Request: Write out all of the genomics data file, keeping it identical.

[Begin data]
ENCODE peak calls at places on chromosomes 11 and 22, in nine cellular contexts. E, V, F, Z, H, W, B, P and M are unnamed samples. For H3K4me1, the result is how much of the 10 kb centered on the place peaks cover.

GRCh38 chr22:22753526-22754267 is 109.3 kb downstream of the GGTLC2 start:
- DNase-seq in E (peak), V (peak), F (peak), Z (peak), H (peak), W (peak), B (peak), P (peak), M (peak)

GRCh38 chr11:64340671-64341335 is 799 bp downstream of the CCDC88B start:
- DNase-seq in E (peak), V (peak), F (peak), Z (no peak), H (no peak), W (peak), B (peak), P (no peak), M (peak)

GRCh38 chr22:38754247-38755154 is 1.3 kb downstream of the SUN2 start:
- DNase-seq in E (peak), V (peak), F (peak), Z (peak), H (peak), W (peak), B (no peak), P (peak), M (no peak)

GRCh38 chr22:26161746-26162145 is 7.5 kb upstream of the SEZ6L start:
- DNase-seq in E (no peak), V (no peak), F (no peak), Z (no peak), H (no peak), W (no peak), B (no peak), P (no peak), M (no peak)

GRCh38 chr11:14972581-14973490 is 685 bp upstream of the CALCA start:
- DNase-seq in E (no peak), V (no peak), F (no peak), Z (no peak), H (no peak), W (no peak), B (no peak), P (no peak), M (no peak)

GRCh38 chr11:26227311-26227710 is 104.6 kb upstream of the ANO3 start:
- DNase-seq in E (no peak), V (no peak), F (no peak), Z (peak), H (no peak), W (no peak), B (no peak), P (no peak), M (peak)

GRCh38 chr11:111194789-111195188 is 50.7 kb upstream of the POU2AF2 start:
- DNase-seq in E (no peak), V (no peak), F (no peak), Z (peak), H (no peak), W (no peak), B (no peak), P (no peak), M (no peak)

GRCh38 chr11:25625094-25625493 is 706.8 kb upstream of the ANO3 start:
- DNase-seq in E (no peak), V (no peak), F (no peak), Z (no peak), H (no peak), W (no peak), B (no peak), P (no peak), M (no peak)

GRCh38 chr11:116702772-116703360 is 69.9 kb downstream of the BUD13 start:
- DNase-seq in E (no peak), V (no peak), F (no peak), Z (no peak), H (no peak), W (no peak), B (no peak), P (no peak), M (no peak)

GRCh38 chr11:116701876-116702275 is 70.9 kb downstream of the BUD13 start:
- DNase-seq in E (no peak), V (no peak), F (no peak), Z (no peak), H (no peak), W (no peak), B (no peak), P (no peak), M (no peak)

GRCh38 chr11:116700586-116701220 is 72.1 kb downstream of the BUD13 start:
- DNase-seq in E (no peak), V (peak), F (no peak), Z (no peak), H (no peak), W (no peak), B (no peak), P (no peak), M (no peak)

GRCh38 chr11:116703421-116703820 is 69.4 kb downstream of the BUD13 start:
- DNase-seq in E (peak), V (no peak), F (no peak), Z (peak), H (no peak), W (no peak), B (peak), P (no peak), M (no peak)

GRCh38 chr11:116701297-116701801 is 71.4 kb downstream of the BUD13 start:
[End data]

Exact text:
ENCODE peak calls at places on chromosomes 11 and 22, in nine cellular contexts. E, V, F, Z, H, W, B, P and M are unnamed samples. For H3K4me1, the result is how much of the 10 kb centered on the place peaks cover.

GRCh38 chr22:22753526-22754267 is 109.3 kb downstream of the GGTLC2 start:
- DNase-seq in E (peak), V (peak), F (peak), Z (peak), H (peak), W (peak), B (peak), P (peak), M (peak)

GRCh38 chr11:64340671-64341335 is 799 bp downstream of the CCDC88B start:
- DNase-seq in E (peak), V (peak), F (peak), Z (no peak), H (no peak), W (peak), B (peak), P (no peak), M (peak)

GRCh38 chr22:38754247-38755154 is 1.3 kb downstream of the SUN2 start:
- DNase-seq in E (peak), V (peak), F (peak), Z (peak), H (peak), W (peak), B (no peak), P (peak), M (no peak)

GRCh38 chr22:26161746-26162145 is 7.5 kb upstream of the SEZ6L start:
- DNase-seq in E (no peak), V (no peak), F (no peak), Z (no peak), H (no peak), W (no peak), B (no peak), P (no peak), M (no peak)

GRCh38 chr11:14972581-14973490 is 685 bp upstream of the CALCA start:
- DNase-seq in E (no peak), V (no peak), F (no peak), Z (no peak), H (no peak), W (no peak), B (no peak), P (no peak), M (no peak)

GRCh38 chr11:26227311-26227710 is 104.6 kb upstream of the ANO3 start:
- DNase-seq in E (no peak), V (no peak), F (no peak), Z (peak), H (no peak), W (no peak), B (no peak), P (no peak), M (peak)

GRCh38 chr11:111194789-111195188 is 50.7 kb upstream of the POU2AF2 start:
- DNase-seq in E (no peak), V (no peak), F (no peak), Z (peak), H (no peak), W (no peak), B (no peak), P (no peak), M (no peak)

GRCh38 chr11:25625094-25625493 is 706.8 kb upstream of the ANO3 start:
- DNase-seq in E (no peak), V (no peak), F (no peak), Z (no peak), H (no peak), W (no peak), B (no peak), P (no peak), M (no peak)

GRCh38 chr11:116702772-116703360 is 69.9 kb downstream of the BUD13 start:
- DNase-seq in E (no peak), V (no peak), F (no peak), Z (no peak), H (no peak), W (no peak), B (no peak), P (no peak), M (no peak)

GRCh38 chr11:116701876-116702275 is 70.9 kb downstream of the BUD13 start:
- DNase-seq in E (no peak), V (no peak), F (no peak), Z (no peak), H (no peak), W (no peak), B (no peak), P (no peak), M (no peak)

GRCh38 chr11:116700586-116701220 is 72.1 kb downstream of the BUD13 start:
- DNase-seq in E (no peak), V (peak), F (no peak), Z (no peak), H (no peak), W (no peak), B (no peak), P (no peak), M (no peak)

GRCh38 chr11:116703421-116703820 is 69.4 kb downstream of the BUD13 start:
- DNase-seq in E (peak), V (no peak), F (no peak), Z (peak), H (no peak), W (no peak), B (peak), P (no peak), M (no peak)

GRCh38 chr11:116701297-116701801 is 71.4 kb downstream of the BUD13 start: